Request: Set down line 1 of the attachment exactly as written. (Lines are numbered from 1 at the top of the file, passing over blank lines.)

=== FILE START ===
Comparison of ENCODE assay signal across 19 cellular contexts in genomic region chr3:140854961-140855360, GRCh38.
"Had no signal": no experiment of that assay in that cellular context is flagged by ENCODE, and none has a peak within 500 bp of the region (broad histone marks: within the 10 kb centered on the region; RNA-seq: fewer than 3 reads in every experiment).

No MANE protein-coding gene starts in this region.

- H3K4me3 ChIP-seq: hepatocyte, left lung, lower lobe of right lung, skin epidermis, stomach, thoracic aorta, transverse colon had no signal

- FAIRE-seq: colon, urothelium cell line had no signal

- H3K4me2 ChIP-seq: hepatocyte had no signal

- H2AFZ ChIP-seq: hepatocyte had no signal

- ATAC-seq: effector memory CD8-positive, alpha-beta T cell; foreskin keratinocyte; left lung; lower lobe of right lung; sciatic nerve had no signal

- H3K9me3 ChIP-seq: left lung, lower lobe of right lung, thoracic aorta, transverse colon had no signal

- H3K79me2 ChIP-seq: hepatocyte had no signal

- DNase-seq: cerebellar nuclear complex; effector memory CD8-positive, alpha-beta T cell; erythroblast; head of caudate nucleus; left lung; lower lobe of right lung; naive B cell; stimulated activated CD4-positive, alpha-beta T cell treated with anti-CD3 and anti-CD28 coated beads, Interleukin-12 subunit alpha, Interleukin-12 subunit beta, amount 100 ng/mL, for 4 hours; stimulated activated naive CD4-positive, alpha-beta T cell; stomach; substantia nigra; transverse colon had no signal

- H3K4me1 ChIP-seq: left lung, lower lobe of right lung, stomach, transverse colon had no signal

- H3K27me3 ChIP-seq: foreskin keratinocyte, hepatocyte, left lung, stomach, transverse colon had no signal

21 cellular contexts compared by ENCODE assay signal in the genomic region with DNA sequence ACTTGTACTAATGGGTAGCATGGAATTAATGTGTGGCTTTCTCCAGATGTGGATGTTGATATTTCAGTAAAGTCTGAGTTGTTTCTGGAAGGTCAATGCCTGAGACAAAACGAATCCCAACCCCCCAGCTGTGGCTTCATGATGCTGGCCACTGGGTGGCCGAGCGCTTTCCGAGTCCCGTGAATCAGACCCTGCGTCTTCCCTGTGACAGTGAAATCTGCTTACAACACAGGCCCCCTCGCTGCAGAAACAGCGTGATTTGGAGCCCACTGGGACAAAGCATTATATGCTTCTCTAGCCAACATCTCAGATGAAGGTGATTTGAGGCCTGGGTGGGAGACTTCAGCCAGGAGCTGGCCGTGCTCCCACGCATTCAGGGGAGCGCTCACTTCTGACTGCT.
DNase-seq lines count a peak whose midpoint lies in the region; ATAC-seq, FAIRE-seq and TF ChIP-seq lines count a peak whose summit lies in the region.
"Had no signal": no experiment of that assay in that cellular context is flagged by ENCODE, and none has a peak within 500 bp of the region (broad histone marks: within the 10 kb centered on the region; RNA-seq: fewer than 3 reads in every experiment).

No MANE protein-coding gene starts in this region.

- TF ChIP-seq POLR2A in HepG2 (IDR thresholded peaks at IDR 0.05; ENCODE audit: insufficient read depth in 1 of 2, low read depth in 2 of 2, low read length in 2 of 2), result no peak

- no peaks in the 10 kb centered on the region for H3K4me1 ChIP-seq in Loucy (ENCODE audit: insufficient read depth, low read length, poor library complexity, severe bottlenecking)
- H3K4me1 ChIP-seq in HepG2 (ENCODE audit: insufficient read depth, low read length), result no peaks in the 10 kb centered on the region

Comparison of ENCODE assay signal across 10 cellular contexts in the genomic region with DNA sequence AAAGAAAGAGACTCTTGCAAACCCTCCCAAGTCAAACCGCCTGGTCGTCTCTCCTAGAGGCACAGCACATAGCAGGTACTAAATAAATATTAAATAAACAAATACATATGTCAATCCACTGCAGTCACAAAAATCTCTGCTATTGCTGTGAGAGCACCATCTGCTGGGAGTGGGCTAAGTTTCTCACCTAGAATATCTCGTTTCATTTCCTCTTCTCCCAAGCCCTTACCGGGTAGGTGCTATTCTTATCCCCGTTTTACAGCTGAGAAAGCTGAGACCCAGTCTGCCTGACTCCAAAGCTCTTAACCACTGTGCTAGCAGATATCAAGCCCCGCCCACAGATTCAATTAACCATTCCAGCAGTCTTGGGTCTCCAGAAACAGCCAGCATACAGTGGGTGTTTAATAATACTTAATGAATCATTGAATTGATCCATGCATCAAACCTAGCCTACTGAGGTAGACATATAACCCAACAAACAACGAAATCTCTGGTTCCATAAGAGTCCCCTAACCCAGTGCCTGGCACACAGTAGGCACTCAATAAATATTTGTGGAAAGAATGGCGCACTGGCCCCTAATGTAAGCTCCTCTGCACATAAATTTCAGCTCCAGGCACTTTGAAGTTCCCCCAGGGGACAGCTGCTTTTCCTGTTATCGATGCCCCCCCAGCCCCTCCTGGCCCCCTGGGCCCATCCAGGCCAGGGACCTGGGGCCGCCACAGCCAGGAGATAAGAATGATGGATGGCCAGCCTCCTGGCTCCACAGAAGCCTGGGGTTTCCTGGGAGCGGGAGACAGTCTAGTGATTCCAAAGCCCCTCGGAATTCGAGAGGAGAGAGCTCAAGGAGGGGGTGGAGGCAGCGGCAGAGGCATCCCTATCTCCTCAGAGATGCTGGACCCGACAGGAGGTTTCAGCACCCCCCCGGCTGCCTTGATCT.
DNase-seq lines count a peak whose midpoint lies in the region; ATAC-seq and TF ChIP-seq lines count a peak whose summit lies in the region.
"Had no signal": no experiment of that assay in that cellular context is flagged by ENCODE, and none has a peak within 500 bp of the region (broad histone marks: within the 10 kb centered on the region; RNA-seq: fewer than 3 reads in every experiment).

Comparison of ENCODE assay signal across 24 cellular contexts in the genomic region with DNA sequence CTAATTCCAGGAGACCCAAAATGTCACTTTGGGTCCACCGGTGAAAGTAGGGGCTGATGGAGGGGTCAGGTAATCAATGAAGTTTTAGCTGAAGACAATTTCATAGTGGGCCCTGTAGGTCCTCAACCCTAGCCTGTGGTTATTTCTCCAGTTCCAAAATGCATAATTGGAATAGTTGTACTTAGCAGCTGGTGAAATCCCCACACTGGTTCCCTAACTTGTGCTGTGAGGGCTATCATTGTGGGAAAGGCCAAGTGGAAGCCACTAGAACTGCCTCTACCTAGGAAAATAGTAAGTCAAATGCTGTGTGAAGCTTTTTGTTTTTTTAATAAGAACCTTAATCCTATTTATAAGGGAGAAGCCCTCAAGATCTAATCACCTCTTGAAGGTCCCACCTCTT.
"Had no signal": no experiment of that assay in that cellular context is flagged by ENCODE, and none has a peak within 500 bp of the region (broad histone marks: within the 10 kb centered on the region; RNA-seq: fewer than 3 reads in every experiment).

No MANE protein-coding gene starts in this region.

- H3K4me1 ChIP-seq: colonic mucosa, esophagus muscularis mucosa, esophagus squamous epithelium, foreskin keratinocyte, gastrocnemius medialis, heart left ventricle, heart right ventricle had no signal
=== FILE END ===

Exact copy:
Comparison of ENCODE assay signal across 19 cellular contexts in genomic region chr3:140854961-140855360, GRCh38.